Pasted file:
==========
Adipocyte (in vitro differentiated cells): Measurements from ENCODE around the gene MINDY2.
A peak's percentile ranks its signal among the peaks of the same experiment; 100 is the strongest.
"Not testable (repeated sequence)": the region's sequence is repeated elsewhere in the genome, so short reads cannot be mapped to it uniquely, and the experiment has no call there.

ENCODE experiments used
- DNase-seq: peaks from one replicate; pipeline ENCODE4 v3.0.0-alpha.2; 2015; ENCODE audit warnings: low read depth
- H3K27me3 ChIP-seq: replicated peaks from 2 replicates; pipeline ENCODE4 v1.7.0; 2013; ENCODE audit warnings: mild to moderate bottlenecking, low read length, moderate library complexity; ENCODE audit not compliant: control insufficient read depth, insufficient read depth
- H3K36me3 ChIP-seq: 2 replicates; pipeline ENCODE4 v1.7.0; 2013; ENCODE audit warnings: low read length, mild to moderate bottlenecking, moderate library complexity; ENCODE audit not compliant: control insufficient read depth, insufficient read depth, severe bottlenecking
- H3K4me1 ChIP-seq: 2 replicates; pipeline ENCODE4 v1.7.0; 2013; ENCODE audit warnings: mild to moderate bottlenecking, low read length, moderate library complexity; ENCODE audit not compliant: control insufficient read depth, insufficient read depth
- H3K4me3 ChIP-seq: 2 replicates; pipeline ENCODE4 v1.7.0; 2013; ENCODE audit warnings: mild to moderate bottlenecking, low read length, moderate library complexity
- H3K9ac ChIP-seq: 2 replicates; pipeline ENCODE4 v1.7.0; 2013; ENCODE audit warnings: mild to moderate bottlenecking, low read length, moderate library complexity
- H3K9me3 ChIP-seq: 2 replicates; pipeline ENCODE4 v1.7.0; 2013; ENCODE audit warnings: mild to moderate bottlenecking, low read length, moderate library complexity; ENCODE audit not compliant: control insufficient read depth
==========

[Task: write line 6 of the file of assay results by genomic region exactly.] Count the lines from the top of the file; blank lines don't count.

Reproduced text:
- H3K27me3 ChIP-seq: replicated peaks from 2 replicates; pipeline ENCODE4 v1.7.0; 2013; ENCODE audit warnings: mild to moderate bottlenecking, low read length, moderate library complexity; ENCODE audit not compliant: control insufficient read depth, insufficient read depth